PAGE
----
The Veterans of Foreign Wars Post 288 held a barbecue last Saturday in hopes of bringing together older veterans with newer ones. The barbecue brought a modest number to the event, which was held in the parking lot of the Post on La Crescenta Avenue.
The man mainly responsible for the barbecue was Andy Gero, member of the VFW and American Legion. Gero, a Korean War veteran, brought up the idea last year for a barbecue.
“I’ve had a long-time desire to get the veterans here in the area together,” he said.
Gero paid for the food from his own pocket – discounted from Smart & Final – but he wasn’t upset about that.
“[The Post wasn’t] going to argue with me when I said I’d be willing to pick up the tab for everything. All I needed was some help to set up the chairs and the tables,” he said.
Gero invited veterans from all over the valley, with hopes of bringing in younger vets who served in Iraq or Afghanistan.
“Membership, like for most organizations today, is a little bit falling apart for whatever reason,” he said. “Everyone has things to worry about: family, jobs, you name it. I just saw the Post starting to diminish more and more.”
Aside from helping veterans ease back into civilian life, the VFW and American Legion help sponsor the Boy Scouts and give out scholarships to students. Membership to the VFW is $42 a year, and $30 per year for the American Legion.
It’s the lack of awareness of organizations like the VFW and American Legion that troubles some of the vets. Ron Bularz is a Vietnam vet from Ohio. He came out to Southern California after his service, and didn’t know groups like the VFW were around. He finally joined when fellow community veteran Mike Baldwin clued him in.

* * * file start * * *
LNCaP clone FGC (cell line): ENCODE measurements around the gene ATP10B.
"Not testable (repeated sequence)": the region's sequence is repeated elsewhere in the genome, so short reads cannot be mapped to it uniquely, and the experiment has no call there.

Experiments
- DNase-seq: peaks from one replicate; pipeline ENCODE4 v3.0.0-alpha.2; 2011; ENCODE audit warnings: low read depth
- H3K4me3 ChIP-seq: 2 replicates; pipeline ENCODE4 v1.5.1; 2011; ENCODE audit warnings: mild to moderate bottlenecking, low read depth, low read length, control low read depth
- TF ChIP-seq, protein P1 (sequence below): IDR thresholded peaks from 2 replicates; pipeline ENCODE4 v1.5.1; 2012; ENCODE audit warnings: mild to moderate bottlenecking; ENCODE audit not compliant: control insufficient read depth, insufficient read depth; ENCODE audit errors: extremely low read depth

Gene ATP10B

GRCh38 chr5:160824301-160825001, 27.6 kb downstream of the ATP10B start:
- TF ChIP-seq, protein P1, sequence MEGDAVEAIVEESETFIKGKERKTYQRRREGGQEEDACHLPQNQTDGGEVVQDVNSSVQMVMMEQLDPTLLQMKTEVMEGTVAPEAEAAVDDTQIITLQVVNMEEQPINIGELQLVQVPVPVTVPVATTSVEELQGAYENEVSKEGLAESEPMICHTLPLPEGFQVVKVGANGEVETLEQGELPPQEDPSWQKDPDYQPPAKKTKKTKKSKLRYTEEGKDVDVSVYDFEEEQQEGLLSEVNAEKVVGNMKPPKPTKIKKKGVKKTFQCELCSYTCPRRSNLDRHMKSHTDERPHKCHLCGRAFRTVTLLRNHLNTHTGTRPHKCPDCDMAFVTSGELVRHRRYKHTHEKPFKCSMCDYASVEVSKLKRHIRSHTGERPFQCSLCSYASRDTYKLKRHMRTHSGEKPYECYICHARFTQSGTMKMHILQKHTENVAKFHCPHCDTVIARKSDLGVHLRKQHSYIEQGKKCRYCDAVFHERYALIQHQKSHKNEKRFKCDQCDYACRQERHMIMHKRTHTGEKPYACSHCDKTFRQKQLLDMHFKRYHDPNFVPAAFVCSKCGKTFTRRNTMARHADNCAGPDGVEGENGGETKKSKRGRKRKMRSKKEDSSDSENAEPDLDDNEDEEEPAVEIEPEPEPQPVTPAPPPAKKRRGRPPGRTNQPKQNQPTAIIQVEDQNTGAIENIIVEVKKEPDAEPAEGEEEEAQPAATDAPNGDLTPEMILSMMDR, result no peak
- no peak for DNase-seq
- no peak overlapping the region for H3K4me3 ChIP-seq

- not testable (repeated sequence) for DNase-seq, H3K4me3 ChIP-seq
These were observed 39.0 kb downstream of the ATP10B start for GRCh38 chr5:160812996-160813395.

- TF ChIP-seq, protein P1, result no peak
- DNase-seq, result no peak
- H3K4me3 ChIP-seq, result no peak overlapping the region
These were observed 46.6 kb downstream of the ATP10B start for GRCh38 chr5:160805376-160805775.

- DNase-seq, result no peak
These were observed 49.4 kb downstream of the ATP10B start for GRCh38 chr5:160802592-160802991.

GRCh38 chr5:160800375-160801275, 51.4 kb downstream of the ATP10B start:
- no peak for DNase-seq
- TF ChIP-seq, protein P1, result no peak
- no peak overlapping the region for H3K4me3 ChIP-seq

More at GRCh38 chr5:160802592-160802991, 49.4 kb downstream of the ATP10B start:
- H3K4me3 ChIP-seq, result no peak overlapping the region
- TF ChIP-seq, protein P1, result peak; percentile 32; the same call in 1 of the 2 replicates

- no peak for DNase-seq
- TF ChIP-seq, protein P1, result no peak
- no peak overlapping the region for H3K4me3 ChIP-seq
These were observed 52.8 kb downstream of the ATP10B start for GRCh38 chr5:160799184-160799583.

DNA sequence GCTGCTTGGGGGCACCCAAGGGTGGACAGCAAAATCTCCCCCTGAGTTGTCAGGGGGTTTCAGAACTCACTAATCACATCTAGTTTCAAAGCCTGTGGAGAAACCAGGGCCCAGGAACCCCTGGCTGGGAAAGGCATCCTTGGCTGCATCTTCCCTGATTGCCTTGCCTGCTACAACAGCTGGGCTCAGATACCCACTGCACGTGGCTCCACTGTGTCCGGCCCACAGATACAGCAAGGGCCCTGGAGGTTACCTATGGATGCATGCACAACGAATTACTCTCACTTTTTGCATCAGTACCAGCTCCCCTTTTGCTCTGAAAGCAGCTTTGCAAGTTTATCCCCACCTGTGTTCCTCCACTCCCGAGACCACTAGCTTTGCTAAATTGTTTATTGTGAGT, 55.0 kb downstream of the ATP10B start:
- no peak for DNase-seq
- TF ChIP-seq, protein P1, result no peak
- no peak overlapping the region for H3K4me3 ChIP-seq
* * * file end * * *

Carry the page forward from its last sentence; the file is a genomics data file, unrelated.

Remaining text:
“They come back from war and they don’t even know anything exists,” Bularz said of the younger veterans. Bularz has a job helping vets process their claims for pension and compensations.
Bularz said they didn’t know how many people would show up for the barbecue. He just wanted to say hi to any vets and welcome them and inform them on how the VFW can help.
Gero said lagging membership numbers not just the VFW’s problem. He is a past commander of the Sail & Power Squadron in Pasadena, which teaches safe boating. He said membership there is falling off as well. Organizations like the Squadron can’t get younger people interested anymore, he said, and one problem might be Generation Y’s infatuation with technology.
“You see kids walking across the street texting without looking to see if a car is coming,” Gero said.
VFW Post 288 meets on the third Wednesday of every month at 6:30 p.m. at the American Legion Hall, 4011 La Crescenta Ave. in La Crescenta. Bularz said overall membership is over 100 people, but for monthly meetings, “If we have a dozen people attend a meeting, that’s a good turnout.”
The VFW’s immediate plans concern raising enough money for the Two Strike Park War Memorial, but in the meantime, it’s always looking for more vets to help, and to become aware of what it does.
“If [vets] want to join, fine,” Bularz said. “If they don’t, we’ll still help them.”